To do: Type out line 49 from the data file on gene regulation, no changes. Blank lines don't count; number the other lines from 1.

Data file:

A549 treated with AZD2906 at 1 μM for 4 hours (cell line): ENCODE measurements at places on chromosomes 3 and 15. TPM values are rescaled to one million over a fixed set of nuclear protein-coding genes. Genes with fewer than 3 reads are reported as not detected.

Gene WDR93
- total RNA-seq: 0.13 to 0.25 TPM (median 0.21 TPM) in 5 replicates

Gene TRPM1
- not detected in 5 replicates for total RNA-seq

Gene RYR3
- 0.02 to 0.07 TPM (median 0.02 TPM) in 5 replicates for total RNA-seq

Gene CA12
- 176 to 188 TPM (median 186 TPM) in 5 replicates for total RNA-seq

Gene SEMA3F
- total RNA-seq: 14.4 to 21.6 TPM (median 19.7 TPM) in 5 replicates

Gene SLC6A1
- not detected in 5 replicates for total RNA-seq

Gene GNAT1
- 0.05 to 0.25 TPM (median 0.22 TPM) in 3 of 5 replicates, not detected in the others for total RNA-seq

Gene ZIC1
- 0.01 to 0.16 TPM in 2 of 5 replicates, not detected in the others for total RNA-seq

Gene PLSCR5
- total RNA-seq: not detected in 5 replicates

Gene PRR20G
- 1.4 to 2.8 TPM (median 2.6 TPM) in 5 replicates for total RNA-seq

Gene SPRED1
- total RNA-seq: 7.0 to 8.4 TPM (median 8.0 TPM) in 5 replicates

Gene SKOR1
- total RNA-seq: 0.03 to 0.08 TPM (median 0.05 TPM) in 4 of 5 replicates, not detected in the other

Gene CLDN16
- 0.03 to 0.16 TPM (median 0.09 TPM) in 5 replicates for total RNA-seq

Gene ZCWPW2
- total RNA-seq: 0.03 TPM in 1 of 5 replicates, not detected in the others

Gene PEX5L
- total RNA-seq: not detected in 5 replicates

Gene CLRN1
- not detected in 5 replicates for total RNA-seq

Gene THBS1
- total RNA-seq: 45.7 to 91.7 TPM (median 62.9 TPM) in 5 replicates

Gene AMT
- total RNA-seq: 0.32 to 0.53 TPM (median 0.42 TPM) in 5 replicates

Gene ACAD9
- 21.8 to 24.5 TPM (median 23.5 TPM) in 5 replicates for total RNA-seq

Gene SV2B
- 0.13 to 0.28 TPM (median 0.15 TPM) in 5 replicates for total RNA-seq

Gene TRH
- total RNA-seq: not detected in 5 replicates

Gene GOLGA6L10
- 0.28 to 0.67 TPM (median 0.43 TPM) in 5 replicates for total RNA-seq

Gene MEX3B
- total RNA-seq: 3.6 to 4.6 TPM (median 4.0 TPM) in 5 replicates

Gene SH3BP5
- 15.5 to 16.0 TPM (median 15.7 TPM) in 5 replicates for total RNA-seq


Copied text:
- 15.5 to 16.0 TPM (median 15.7 TPM) in 5 replicates for total RNA-seq